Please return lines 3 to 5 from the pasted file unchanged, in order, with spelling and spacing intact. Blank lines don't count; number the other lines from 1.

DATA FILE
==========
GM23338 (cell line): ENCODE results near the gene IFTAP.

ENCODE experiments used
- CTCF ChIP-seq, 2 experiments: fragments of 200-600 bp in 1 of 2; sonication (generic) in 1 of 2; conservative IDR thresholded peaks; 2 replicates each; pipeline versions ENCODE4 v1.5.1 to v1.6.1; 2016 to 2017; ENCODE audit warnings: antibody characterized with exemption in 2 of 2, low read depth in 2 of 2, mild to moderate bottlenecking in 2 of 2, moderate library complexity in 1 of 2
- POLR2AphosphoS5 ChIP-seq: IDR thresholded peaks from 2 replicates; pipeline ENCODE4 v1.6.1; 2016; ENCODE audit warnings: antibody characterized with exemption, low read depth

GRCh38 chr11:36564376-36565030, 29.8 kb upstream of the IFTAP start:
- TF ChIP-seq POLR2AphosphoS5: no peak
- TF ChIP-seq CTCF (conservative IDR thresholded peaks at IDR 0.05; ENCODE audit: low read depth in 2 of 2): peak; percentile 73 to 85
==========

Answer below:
- CTCF ChIP-seq, 2 experiments: fragments of 200-600 bp in 1 of 2; sonication (generic) in 1 of 2; conservative IDR thresholded peaks; 2 replicates each; pipeline versions ENCODE4 v1.5.1 to v1.6.1; 2016 to 2017; ENCODE audit warnings: antibody characterized with exemption in 2 of 2, low read depth in 2 of 2, mild to moderate bottlenecking in 2 of 2, moderate library complexity in 1 of 2
- POLR2AphosphoS5 ChIP-seq: IDR thresholded peaks from 2 replicates; pipeline ENCODE4 v1.6.1; 2016; ENCODE audit warnings: antibody characterized with exemption, low read depth

GRCh38 chr11:36564376-36565030, 29.8 kb upstream of the IFTAP start: